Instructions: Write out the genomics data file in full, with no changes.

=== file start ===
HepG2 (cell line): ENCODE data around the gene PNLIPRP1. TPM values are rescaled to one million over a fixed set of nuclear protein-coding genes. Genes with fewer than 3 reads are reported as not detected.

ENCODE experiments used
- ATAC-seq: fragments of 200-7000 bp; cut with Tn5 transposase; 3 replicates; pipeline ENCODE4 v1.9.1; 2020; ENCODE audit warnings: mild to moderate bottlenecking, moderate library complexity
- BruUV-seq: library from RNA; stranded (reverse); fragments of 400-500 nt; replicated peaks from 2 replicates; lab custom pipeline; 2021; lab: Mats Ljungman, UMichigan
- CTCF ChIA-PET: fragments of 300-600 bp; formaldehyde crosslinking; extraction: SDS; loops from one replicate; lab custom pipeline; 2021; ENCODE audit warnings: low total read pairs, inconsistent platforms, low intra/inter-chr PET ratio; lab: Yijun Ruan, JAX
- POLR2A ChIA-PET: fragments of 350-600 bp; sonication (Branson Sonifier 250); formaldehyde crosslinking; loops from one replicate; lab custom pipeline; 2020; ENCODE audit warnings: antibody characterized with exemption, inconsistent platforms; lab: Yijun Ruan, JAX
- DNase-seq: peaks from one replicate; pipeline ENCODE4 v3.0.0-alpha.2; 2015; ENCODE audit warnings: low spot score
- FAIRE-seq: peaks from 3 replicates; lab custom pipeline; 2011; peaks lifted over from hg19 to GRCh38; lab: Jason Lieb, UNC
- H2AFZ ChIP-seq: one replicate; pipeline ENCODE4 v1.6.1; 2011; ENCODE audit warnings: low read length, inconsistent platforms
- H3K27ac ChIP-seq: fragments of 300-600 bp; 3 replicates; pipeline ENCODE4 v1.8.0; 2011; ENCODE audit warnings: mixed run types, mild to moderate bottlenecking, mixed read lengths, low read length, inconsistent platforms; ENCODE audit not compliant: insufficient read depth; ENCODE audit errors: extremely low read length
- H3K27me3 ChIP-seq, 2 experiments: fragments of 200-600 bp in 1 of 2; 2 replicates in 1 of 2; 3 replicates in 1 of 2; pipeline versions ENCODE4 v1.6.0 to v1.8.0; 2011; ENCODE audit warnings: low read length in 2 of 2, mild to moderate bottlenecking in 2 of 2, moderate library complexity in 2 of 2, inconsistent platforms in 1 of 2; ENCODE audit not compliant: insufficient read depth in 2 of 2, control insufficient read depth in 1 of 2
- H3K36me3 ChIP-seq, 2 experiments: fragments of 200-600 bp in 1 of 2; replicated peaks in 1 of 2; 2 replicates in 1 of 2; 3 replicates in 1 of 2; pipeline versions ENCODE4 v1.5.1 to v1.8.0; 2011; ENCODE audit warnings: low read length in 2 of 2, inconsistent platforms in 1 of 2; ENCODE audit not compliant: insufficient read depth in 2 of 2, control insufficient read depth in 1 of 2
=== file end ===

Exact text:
HepG2 (cell line): ENCODE data around the gene PNLIPRP1. TPM values are rescaled to one million over a fixed set of nuclear protein-coding genes. Genes with fewer than 3 reads are reported as not detected.

ENCODE experiments used
- ATAC-seq: fragments of 200-7000 bp; cut with Tn5 transposase; 3 replicates; pipeline ENCODE4 v1.9.1; 2020; ENCODE audit warnings: mild to moderate bottlenecking, moderate library complexity
- BruUV-seq: library from RNA; stranded (reverse); fragments of 400-500 nt; replicated peaks from 2 replicates; lab custom pipeline; 2021; lab: Mats Ljungman, UMichigan
- CTCF ChIA-PET: fragments of 300-600 bp; formaldehyde crosslinking; extraction: SDS; loops from one replicate; lab custom pipeline; 2021; ENCODE audit warnings: low total read pairs, inconsistent platforms, low intra/inter-chr PET ratio; lab: Yijun Ruan, JAX
- POLR2A ChIA-PET: fragments of 350-600 bp; sonication (Branson Sonifier 250); formaldehyde crosslinking; loops from one replicate; lab custom pipeline; 2020; ENCODE audit warnings: antibody characterized with exemption, inconsistent platforms; lab: Yijun Ruan, JAX
- DNase-seq: peaks from one replicate; pipeline ENCODE4 v3.0.0-alpha.2; 2015; ENCODE audit warnings: low spot score
- FAIRE-seq: peaks from 3 replicates; lab custom pipeline; 2011; peaks lifted over from hg19 to GRCh38; lab: Jason Lieb, UNC
- H2AFZ ChIP-seq: one replicate; pipeline ENCODE4 v1.6.1; 2011; ENCODE audit warnings: low read length, inconsistent platforms
- H3K27ac ChIP-seq: fragments of 300-600 bp; 3 replicates; pipeline ENCODE4 v1.8.0; 2011; ENCODE audit warnings: mixed run types, mild to moderate bottlenecking, mixed read lengths, low read length, inconsistent platforms; ENCODE audit not compliant: insufficient read depth; ENCODE audit errors: extremely low read length
- H3K27me3 ChIP-seq, 2 experiments: fragments of 200-600 bp in 1 of 2; 2 replicates in 1 of 2; 3 replicates in 1 of 2; pipeline versions ENCODE4 v1.6.0 to v1.8.0; 2011; ENCODE audit warnings: low read length in 2 of 2, mild to moderate bottlenecking in 2 of 2, moderate library complexity in 2 of 2, inconsistent platforms in 1 of 2; ENCODE audit not compliant: insufficient read depth in 2 of 2, control insufficient read depth in 1 of 2
- H3K36me3 ChIP-seq, 2 experiments: fragments of 200-600 bp in 1 of 2; replicated peaks in 1 of 2; 2 replicates in 1 of 2; 3 replicates in 1 of 2; pipeline versions ENCODE4 v1.5.1 to v1.8.0; 2011; ENCODE audit warnings: low read length in 2 of 2, inconsistent platforms in 1 of 2; ENCODE audit not compliant: insufficient read depth in 2 of 2, control insufficient read depth in 1 of 2